Worldview: The Rambling Road: So, what’s this all about?

It’s sometimes hard to know where to begin an explanation of something that has been coming my whole adult life, so I will start with the event that triggered the birth of this blog.

A couple of weeks ago, I ended up in the hospital for almost a week as the result of acute pancreatitis brought on by a dangerous elevation of my blood-borne triglycerides. The condition was serious enough the doctors opted to reduce my triglyceride levels by removing them using a process called plasmapheresis. The whole experience was the most intense and painful thing I have ever experienced in my entire life, and I realized that I am willing to do extreme things to never have to experience it again.

That brings me to the reality of how I ended up in that state. The circumstances that lead to my hospitalization were not just the result of some unexplained biological malfunction, although there is also that element to the story. Instead, a large part of how I ended up in that state began decades ago when I, for a variety of reasons I suppose I may get into over the life of this blog, chose to stop taking care of my body.

In fact, over the past decade, I had pretty much given up on taking care of myself at all, most often with the excuse I had more important things to do. I didn’t. Instead, that excuse was worse than an excuse: it was a lie.

This blog will be my documentation of the refutation of that lie. Over the course of the next weeks and months and, perhaps, even years, I plan to document my journey away from the lie of not taking care of myself toward the truth of taking care of myself so I can do all the things I do better. I want to share this journey with anyone who cares to follow along for the accountability of it, for mutual encouragement, and to provide a place to document the things I discover along the way.

As to the name of the blog, once upon a time, I considered myself to be a rambler, or as the Irish call it, a rover. I tend to wander without being lost, and have long believed that the journey is more important than the destination. I suspect my journey back to health will follow the same meandering but purposeful path so many other parts of my life have.

So, this is all about finding my way back to a place I should have never left: healthy and productive. I invite you to join me on that road.

DLH

Read more at my The Rambling Road weblog...

Read more at my Worldview site...

Worldview: Thoughts from Innisfree on the Stillwater: Well intended but sometimes wrong

Whenever the weather gets the way it is right now (very cold and snowy), various posts, emails, and even news stories begin to circulate. You know the ones. Those that show something like a snow encrusted dog or other animal sleeping in the snow and exhorting people with the refrain, “If you wouldn’t sleep outside in this weather, your pet shouldn’t either.”

I will grant that, for most urban dwelling pets and people, who don’t regularly stray far from the climate controlled confines of their homes or jobs in any kind of weather, this is sound advice. The fact is that most pets and people are in no way prepared for this kind of weather.

The problem starts when this idea becomes a universal generalization applied by people to all circumstances, many of which they neither know nor understand.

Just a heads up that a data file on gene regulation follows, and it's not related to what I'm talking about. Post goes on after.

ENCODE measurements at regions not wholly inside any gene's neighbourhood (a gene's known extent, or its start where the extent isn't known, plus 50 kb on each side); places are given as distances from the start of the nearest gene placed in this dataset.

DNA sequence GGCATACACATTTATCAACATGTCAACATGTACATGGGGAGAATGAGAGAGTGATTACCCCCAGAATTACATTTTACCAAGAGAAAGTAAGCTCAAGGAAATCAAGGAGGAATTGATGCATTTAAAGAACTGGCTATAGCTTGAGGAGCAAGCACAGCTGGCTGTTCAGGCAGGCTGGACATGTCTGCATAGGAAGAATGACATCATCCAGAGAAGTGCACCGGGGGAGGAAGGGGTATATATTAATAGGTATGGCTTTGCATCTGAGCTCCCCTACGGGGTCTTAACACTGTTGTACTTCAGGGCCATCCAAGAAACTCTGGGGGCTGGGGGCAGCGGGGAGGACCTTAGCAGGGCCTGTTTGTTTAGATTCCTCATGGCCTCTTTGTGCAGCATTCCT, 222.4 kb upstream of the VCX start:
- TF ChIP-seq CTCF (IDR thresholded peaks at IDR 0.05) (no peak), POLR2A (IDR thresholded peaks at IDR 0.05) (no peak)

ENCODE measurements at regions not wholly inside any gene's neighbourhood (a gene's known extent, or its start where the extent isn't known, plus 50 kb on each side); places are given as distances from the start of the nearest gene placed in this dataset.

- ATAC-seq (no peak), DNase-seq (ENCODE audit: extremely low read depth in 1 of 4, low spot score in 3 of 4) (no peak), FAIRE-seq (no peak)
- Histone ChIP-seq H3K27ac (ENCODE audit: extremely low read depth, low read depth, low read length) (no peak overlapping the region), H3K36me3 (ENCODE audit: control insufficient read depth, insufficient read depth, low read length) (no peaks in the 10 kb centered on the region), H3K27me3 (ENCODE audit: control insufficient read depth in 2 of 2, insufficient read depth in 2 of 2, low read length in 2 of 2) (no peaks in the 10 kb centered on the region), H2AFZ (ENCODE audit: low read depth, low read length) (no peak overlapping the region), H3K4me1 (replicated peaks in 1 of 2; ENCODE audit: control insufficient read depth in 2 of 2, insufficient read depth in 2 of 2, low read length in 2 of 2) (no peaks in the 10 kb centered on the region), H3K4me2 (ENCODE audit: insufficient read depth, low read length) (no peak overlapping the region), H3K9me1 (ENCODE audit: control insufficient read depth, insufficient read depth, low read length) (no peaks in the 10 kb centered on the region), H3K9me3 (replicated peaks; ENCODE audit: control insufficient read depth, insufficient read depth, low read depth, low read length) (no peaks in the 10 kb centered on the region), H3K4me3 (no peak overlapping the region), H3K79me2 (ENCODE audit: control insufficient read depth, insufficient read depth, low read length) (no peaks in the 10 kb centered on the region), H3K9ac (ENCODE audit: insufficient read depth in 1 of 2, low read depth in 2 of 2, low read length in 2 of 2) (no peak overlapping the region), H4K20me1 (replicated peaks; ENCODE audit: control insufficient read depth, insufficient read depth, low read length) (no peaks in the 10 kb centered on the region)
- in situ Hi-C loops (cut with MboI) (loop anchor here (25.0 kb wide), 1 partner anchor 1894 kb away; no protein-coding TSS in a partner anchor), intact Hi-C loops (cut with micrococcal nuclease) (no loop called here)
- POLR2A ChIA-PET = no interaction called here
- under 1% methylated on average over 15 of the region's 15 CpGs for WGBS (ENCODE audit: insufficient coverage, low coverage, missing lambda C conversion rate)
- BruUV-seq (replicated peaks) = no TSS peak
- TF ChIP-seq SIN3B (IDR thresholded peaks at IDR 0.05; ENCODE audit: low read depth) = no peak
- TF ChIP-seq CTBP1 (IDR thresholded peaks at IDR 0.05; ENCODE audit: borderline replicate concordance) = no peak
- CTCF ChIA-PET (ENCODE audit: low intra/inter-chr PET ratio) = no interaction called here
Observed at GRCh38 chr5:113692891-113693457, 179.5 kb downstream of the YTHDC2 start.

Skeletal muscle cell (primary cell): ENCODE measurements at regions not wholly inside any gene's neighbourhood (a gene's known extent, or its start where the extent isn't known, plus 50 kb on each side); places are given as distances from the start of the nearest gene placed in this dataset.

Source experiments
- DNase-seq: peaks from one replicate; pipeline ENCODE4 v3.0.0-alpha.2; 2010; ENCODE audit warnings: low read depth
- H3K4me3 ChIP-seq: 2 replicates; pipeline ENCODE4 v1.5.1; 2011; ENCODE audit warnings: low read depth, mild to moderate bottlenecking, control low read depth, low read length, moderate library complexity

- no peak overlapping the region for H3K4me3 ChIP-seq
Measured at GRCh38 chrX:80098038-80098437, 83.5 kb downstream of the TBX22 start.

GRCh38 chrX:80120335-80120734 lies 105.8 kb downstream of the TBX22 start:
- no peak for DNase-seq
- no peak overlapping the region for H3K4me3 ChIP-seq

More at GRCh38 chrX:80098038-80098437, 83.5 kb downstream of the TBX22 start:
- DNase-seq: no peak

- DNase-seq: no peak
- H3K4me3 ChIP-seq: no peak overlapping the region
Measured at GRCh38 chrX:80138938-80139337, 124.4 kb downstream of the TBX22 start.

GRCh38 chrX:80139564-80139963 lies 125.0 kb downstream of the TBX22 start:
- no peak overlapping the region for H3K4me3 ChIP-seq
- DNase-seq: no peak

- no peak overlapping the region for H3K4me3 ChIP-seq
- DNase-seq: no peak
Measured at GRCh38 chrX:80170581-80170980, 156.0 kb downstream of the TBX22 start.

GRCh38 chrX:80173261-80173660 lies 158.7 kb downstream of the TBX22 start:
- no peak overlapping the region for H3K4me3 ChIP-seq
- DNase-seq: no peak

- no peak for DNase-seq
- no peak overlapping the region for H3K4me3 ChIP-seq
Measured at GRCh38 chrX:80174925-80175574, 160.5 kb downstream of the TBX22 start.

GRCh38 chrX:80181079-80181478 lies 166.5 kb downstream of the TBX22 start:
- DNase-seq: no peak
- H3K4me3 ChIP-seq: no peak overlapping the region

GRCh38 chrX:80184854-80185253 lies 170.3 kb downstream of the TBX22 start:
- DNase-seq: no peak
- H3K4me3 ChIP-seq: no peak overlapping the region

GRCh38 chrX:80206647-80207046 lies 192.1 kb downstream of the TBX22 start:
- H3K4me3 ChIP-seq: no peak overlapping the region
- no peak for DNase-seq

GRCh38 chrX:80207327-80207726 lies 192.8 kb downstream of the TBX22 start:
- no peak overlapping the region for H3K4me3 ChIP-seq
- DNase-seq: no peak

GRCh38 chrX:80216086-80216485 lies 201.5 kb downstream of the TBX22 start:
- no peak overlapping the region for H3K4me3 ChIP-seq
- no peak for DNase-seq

For those of us who care for and live with outside animals every day of our lives, that generalization is wearisome at best. The fact is that we spend nine or ten months of the year preparing our animals, be they cattle or dogs, for exactly this kind of weather by allowing them to develop the very kinds of natural defenses that allow them to live in this kind of weather.

How can I say that? Because I know that most animals, being near relatives of their wild cousins, retain most of the traits that allow wild animals to survive and thrive in this kind of weather without harm. As a result, we make sure they have year around access to sufficient food and water, exposure to the weather when it is good, and plenty of exercise.

How does that help? Because most animals, unlike most people, expend most of their energy doing two things: getting ready to make babies and getting ready for winter. Giving them access to the right food, weather, and exercise lets them put on the right kind of fat and grow the right kinds of coats so that, even when it is sub-zero outside, they are fine.

How could they possibly be fine? Well, the same way you are fine if you are well fed and properly bundled up against the same cold. Outside animals develop multi-layered fur, sometimes as much as four or five layers thick, coated with various oils and structured in such a way that, even in the bitter cold and snow, they are as warm as you are in your coat and mittens.

In fact, for a variety of animals including cattle and working dogs, a crust of snow functions as an additional layer of protection against the cold. That crust forms an insulating barrier against a far more deadly enemy: the wind. If you see furry mammal covered in snow that is not otherwise in distress, the chances are that it is fine. I can say that because, being warm-blooded, an animal in distress in that situation will be covered in melt ice, not snow or frost or surface ice. This usually happens because the animal is sick or has gotten extremely wet. In that case, yes, the animal is in danger and needs aid quickly.

But for the majority of animals that have been properly cared for the rest of the year, being outside in this weather is not as much of a threat as people want to think it is, especially if they have a place to get out of the wind and, if they need to, out of direct exposure to precipitation. Otherwise, I can assure you they are fine.

No, really. They’re fine.

DLH

Read more at my Thoughts from Innisfree on the Stillwater weblog...

Read more at my Worldview site...